Emily Burton Ketcham
(1838 – 1907)
Emily Burton Ketcham, a native of Grand Rapids, was born in 1838 and dedicated thirty years of her life to the women’s right to vote. She was the best known of the founders of Grand Rapids’ suffrage groups, having been a charter member and serving four times as the president of the state organization.
Ketcham was instrumental in suffrage reform movements on the local, state and national levels. She and her suffragist colleagues – notably Mary L. Doe and May Stocking Knaggs – underwrote the later important work of Clara Arthur and Lucia Voorhees Grimes.
Her work began in 1873 during the initial effort to removed gender as a qualification for voting in Michigan. During that campaign, she developed lasting friendships with Elizabeth Cady Stanton and Susan B. Anthony. On the strength of Ketcham’s organizational prowess alone, Stanton and Anthony brought the National American Woman Suffrage Assn (NAWSA) to Grand Rapids for its annual convention in 1899.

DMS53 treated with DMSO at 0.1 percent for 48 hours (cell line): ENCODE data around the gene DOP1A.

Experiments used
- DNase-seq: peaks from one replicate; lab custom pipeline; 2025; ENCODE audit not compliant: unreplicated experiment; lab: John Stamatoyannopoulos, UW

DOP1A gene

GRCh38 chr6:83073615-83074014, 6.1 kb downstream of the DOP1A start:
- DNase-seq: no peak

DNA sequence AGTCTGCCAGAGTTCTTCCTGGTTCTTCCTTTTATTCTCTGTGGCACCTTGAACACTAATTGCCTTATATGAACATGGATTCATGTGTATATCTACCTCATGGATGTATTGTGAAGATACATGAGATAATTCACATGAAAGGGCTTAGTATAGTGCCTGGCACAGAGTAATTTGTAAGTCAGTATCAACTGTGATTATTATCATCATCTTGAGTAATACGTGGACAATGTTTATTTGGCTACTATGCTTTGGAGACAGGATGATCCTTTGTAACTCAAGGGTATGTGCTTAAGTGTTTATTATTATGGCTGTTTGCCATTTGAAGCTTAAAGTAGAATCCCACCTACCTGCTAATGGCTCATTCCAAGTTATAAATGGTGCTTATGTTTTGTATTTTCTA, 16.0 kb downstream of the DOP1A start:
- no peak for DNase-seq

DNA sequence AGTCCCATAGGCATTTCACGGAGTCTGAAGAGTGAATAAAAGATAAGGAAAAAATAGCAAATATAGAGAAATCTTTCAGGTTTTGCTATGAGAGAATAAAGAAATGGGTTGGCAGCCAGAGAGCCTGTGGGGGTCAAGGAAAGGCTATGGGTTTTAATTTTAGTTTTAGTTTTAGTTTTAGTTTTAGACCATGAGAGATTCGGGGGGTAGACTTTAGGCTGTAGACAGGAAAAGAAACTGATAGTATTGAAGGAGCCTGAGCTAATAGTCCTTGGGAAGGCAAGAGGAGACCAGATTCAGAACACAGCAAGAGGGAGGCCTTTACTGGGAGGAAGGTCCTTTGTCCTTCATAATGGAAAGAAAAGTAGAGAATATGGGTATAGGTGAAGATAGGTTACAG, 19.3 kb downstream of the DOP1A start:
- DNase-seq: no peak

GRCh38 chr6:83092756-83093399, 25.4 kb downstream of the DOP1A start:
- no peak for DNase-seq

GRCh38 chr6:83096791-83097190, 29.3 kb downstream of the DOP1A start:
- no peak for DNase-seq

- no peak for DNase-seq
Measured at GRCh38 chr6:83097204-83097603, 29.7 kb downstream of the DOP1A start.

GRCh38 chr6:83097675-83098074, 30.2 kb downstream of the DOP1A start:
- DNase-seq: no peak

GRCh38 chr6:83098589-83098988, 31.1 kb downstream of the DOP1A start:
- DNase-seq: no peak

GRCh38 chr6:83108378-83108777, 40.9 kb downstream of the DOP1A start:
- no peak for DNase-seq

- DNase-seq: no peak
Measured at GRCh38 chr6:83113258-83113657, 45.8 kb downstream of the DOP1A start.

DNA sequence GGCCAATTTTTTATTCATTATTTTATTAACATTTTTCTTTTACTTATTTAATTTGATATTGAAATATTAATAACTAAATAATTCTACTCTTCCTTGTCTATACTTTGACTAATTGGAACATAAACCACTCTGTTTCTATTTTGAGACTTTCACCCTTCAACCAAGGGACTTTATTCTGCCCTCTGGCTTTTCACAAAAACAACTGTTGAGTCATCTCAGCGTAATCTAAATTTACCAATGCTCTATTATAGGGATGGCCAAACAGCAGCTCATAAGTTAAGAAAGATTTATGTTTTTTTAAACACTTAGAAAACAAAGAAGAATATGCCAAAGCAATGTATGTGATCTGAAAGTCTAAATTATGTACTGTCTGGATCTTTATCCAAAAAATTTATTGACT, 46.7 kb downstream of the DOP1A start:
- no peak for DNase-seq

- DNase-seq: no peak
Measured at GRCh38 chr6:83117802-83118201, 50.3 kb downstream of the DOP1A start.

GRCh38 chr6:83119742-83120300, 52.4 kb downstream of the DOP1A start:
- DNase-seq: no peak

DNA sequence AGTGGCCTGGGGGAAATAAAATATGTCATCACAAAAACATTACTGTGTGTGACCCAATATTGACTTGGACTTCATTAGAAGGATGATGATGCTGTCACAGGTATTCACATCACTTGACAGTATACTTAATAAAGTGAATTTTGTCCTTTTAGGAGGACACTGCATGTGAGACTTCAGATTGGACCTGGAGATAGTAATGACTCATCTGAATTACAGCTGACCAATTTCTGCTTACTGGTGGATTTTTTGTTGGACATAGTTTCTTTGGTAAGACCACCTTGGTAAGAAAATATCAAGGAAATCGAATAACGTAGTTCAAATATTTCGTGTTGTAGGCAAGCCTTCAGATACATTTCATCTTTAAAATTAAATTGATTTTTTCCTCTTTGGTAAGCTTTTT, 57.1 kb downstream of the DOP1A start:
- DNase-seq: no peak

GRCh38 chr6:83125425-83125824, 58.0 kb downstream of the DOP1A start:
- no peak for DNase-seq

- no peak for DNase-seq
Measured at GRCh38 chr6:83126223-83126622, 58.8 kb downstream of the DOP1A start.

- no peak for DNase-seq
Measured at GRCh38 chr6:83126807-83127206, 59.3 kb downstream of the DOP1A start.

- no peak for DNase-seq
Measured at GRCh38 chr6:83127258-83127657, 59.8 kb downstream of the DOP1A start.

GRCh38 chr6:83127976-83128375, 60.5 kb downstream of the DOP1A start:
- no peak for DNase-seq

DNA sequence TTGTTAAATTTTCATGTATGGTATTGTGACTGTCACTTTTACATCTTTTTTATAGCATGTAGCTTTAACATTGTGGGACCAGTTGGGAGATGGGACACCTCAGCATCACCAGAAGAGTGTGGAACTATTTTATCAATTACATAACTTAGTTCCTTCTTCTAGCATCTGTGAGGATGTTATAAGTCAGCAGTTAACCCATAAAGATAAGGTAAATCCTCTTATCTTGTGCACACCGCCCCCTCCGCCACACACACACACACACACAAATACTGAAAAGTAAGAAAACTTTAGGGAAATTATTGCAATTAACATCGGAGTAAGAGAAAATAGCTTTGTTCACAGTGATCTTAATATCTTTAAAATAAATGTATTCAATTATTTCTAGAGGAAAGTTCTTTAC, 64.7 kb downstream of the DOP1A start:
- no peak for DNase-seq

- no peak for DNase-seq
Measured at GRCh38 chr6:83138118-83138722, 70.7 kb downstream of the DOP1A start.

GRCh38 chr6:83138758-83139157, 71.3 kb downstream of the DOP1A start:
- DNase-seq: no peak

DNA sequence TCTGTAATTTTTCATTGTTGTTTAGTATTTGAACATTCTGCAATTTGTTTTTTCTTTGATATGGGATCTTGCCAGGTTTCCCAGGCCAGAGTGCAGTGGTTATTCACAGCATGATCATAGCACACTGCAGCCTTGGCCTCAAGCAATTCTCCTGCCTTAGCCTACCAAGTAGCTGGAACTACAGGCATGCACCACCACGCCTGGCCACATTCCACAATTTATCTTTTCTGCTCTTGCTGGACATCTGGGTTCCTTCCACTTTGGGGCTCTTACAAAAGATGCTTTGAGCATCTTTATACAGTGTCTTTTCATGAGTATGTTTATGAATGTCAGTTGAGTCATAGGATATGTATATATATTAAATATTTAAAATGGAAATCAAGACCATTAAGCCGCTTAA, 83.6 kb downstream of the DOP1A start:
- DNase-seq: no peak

By special invitation, Ketcham spoke in the Woman’s Building at the 1893 Chicago World’s Fair, and in 1894, she addressed the Congressional Judiciary Committee in Washington. Her presence there was permanently registered in a Matthew B. Brady photograph featuring Ms. Ketchum and Susan B. Anthony with the NAWSA executive board.
At the time of her death in Detroit in 1907, Ketcham’s famous colleagues published a memorial booklet. One paragraph begins, "Mrs. Ketcham’s public work was not entirely absorbed by her effort to gain the rights of citizenship for women. Every charitable, benevolent, and educational project for her home city claimed and received..?
Ketcham’s husband, Smith G. Ketcham, openly supported her and "the good work" which she performed over a thirty year period. He said with great pride, "One delight ( of a recent trip to Idaho) was passing through three states where Equal Suffrage is a reality. I will try to shine by the reflected glory credited by your acquaintance."
Emily Burton Ketcham was inducted into the Michigan Hall of Fame in 1999.
Created: 22 Mar 2007